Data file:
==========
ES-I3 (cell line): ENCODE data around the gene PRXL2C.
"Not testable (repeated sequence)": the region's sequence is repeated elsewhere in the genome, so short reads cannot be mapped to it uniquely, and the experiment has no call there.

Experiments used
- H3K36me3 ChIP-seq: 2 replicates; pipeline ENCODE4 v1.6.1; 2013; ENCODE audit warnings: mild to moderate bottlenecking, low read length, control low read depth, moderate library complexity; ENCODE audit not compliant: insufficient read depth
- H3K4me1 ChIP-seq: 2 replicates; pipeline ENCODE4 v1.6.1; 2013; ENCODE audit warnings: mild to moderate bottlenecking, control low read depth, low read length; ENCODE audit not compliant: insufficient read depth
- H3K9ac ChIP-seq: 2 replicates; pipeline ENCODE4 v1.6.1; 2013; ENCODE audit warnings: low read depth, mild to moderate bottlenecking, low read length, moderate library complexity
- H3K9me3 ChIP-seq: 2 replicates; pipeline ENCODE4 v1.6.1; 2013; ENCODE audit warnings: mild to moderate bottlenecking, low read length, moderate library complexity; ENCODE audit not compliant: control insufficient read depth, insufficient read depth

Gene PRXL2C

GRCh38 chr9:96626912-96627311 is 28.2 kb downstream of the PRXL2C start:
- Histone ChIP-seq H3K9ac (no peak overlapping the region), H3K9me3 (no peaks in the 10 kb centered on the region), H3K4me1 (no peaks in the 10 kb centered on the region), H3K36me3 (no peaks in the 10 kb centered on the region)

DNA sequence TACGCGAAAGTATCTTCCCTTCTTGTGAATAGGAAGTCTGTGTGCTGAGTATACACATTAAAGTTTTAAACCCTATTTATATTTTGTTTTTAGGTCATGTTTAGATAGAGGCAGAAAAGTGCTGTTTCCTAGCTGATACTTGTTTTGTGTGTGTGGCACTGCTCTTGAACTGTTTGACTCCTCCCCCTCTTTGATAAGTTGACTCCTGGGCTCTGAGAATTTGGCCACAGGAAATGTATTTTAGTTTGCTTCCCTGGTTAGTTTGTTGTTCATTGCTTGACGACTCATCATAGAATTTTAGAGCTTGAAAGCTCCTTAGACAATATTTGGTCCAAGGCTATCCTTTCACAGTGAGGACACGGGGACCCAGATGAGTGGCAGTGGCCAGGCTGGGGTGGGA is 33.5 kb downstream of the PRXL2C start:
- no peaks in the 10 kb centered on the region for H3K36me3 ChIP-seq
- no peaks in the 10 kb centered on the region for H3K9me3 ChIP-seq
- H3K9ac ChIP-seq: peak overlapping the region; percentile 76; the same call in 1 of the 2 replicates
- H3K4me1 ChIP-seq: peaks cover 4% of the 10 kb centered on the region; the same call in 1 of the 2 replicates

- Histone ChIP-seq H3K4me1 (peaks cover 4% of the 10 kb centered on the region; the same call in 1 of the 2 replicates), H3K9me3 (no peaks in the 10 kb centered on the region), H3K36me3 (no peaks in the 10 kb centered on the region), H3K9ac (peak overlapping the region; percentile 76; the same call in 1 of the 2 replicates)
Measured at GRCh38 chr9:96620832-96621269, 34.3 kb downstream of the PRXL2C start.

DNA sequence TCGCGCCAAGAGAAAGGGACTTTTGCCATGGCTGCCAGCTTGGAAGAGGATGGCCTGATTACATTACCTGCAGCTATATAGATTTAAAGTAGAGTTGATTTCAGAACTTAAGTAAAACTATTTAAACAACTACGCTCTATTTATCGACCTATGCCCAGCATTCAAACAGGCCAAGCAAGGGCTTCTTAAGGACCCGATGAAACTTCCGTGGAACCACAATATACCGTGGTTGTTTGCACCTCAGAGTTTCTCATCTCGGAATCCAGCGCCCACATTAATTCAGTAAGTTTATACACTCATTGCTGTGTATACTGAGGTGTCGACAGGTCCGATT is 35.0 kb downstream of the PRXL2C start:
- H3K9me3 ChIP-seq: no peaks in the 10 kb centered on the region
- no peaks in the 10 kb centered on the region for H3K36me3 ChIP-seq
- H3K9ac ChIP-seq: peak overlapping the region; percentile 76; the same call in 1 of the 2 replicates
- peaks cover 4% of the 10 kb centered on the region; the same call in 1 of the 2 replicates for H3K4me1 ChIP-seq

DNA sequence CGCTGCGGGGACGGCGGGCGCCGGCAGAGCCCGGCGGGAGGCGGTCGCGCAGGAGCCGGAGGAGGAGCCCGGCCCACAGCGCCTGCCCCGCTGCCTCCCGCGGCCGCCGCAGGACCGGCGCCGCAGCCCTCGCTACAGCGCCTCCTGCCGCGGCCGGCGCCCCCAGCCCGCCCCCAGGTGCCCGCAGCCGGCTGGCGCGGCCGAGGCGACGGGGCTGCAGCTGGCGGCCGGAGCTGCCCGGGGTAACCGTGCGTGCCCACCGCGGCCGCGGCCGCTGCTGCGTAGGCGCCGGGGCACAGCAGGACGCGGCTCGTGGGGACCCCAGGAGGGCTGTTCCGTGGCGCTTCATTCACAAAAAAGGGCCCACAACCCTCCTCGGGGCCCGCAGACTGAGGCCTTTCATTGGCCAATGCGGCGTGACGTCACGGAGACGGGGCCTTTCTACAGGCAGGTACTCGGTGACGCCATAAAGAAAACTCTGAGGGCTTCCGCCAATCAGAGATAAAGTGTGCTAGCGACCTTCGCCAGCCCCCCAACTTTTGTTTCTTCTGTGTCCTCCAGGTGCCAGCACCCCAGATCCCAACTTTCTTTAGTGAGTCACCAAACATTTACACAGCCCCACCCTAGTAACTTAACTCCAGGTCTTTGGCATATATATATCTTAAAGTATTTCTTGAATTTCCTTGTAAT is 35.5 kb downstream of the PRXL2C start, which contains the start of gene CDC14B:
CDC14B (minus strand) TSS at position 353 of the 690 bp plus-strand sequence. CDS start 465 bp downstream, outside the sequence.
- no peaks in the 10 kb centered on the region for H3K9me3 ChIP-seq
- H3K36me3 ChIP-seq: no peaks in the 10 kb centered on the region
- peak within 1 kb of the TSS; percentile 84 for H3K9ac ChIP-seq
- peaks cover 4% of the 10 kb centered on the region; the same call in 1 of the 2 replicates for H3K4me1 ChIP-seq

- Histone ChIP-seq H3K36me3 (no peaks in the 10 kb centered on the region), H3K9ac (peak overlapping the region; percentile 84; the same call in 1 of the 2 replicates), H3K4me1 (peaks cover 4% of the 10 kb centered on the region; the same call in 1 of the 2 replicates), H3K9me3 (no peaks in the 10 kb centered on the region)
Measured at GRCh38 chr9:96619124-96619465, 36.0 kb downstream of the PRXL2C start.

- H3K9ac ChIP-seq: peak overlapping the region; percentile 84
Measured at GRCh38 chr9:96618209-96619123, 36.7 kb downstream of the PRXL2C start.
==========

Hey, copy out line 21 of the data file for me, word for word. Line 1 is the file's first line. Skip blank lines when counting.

- H3K9ac ChIP-seq: peak overlapping the region; percentile 76; the same call in 1 of the 2 replicates